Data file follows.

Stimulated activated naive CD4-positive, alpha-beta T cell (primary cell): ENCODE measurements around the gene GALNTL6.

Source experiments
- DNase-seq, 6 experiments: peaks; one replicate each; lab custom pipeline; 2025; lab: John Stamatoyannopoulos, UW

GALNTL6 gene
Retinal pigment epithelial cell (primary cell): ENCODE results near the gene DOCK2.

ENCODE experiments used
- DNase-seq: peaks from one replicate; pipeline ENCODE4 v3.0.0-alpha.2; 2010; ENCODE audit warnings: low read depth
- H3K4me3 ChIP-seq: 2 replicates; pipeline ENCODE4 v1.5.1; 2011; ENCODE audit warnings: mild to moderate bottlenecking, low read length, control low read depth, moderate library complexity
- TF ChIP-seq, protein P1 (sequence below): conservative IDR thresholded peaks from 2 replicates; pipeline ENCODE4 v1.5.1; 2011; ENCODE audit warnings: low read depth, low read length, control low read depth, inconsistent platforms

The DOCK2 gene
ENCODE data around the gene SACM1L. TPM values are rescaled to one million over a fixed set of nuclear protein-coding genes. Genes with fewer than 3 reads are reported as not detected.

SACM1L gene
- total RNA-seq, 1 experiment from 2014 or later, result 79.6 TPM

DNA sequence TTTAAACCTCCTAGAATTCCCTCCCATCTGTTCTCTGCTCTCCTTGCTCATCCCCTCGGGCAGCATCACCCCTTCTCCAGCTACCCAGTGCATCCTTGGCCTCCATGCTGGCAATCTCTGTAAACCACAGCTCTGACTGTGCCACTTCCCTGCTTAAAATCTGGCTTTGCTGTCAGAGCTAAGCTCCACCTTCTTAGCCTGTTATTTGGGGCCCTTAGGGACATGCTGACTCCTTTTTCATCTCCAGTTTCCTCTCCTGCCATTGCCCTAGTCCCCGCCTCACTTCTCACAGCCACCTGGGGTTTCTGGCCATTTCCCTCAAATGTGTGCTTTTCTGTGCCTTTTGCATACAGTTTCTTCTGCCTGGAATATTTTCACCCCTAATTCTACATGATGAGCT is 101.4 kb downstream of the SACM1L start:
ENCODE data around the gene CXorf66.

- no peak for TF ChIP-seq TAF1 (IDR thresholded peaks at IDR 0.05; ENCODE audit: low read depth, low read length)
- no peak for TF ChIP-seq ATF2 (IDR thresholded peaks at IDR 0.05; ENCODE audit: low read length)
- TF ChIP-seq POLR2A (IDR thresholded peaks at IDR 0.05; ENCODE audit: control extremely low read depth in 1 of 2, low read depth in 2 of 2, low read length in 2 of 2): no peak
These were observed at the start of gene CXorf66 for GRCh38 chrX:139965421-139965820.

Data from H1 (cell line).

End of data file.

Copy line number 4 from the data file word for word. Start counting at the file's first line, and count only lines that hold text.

GALNTL6 gene